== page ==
IBM sued for age discrimination after firing over 20,000 staff over 40 in six years

by Gerrit De Vynck

Bloomberg

A class-action lawsuit was filed this week on behalf of three former IBM employees who say the tech giant discriminated against them based on their age when it fired them.

“Over the last several years, IBM has been in the process of systematically laying off older employees in order to build a younger workforce,” the former employees claim in the suit, which draws heavily on a ProPublica report published in March that said the company has fired more than 20,000 employees older than 40 in the last six years.

The lawsuit was filed at federal court in Manhattan by Shannon Liss-Riordan, a lawyer known for battling tech giants over the treatment of workers. Liss-Riordan, a partner at Lichten & Liss-Riordan in Boston, has represented workers against Amazon, Uber and Google and has styled her firm as the premier champion for employees left behind by powerful tech companies.

The legal action comes as IBM faces scrutiny over its firing practices. In exhaustive detail, the ProPublica report made the case that IBM systematically broke age-discrimination rules. Meanwhile, the Equal Employment Opportunity Commission has consolidated complaints against IBM into a single, targeted investigation, according to a person familiar with it. A spokeswoman for the EEOC declined to comment.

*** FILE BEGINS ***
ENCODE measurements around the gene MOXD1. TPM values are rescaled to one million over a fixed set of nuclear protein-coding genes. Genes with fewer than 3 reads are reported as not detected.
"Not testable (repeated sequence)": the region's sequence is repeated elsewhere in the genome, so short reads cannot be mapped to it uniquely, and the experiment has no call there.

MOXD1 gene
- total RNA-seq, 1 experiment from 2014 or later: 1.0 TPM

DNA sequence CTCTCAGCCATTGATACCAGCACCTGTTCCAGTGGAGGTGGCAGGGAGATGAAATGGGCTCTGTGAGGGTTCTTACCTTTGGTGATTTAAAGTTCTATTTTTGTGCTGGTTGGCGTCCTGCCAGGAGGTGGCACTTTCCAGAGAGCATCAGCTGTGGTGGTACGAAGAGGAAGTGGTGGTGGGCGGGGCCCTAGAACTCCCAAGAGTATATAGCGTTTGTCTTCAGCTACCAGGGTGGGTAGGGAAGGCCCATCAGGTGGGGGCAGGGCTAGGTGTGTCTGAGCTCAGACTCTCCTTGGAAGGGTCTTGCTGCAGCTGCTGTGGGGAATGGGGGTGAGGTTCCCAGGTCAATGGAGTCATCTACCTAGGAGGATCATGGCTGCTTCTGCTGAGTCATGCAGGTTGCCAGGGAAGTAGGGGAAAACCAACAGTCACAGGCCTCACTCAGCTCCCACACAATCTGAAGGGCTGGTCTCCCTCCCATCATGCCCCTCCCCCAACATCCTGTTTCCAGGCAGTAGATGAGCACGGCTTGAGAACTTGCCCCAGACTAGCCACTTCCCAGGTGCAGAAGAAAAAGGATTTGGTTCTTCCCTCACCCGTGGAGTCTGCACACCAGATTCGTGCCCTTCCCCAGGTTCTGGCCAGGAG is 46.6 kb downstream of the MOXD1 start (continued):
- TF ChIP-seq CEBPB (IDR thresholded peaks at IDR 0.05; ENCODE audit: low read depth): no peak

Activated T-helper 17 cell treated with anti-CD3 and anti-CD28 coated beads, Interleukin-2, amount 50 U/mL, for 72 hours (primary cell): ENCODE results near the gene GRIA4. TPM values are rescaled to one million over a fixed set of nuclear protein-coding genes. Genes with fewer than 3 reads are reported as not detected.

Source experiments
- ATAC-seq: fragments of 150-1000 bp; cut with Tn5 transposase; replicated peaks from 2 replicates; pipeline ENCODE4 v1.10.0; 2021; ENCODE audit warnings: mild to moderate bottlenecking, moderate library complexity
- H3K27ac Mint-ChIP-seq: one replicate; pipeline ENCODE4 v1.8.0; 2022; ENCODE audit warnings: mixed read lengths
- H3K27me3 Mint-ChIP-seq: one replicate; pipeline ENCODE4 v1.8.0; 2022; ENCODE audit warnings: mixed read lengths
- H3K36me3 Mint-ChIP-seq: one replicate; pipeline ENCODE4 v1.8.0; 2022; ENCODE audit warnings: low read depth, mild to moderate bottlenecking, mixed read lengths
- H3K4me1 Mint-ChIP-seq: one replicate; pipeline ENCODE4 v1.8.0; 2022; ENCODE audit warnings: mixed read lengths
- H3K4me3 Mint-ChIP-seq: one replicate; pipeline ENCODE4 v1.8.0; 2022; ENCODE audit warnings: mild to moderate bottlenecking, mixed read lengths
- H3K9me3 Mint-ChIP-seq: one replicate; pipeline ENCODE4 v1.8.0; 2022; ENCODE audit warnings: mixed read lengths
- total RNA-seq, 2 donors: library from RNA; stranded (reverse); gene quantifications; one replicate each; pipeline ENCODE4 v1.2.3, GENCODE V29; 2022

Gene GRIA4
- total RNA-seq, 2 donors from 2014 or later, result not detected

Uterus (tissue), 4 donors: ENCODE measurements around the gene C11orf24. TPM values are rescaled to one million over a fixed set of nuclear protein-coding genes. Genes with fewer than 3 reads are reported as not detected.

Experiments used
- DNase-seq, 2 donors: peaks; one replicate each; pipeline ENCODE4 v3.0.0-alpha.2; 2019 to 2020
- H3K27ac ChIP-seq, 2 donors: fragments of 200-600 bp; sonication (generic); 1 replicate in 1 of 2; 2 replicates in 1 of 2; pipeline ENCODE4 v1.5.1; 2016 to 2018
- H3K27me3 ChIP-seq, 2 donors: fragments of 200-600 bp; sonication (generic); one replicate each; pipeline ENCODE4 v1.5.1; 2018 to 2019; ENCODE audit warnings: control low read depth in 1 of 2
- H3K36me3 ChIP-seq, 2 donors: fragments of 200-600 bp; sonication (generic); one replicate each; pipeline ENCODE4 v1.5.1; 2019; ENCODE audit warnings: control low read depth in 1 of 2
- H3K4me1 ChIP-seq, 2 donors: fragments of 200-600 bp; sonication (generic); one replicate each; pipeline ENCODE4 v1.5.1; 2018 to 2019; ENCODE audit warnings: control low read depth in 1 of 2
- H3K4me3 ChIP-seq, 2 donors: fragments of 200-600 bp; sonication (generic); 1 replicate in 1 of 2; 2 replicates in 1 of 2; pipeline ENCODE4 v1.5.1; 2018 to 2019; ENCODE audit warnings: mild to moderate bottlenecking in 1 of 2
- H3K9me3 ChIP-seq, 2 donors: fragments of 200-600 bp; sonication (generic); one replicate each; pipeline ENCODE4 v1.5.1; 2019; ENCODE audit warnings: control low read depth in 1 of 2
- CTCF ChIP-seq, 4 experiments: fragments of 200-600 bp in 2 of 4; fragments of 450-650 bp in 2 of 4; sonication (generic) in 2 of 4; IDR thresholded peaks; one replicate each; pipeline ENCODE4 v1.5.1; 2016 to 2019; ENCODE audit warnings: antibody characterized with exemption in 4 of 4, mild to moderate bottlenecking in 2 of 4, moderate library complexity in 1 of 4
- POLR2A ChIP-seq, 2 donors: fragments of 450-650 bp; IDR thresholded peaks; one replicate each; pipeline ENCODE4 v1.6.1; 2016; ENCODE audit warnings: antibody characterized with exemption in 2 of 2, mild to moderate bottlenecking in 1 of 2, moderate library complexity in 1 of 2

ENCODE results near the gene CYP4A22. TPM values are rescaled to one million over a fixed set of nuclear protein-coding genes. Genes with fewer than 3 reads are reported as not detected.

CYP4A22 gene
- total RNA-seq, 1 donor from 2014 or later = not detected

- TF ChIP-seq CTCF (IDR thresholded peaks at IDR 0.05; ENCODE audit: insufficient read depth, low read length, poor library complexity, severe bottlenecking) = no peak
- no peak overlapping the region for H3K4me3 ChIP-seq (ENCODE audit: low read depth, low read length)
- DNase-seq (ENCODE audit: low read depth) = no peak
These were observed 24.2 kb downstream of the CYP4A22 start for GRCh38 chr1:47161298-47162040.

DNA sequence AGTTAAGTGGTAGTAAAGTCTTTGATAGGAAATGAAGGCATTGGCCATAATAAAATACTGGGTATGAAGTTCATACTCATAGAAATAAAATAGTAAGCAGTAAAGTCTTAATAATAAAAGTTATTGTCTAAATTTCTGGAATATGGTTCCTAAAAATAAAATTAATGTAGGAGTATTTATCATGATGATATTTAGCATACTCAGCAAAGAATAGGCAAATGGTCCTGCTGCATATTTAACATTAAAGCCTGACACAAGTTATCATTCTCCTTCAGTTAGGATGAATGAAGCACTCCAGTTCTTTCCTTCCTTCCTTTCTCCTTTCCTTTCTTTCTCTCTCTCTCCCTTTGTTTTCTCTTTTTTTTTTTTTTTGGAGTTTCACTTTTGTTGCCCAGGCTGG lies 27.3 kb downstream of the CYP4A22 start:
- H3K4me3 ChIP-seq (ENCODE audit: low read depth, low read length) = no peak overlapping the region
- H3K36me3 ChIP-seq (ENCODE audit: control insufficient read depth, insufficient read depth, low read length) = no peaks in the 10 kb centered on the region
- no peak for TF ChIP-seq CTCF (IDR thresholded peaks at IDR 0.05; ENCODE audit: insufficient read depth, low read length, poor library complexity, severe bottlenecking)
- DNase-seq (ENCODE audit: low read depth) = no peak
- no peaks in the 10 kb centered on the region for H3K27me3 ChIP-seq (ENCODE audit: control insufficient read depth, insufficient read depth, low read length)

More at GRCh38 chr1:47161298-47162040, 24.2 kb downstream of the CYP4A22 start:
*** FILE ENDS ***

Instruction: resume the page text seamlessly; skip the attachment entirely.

In the last decade, IBM has fired thousands of people in the U.S., Canada and other high-wage jurisdictions in an effort to cut costs and retool its workforce, after coming late to the cloud computing and mobile tech revolutions.

“Changes in our workforce are about skills, not age,” Ed Barbini, a spokesman for IBM said in an emailed statement. “In fact, since 2010 there is no difference in the age of our U.S. workforce, but the skills profile of our employees has changed dramatically. That is why we have been and will continue investing heavily in employee skills and retraining — to make all of us successful in this new era of technology.”

If the judge allows a class action lawsuit to proceed it could result in a drawn-out and costly court battle, and potentially end with IBM paying hundreds of millions of dollars to its former employees, according to Michael Willemin, an employment lawyer with Wigdor LLP who isn’t involved in any IBM-related cases.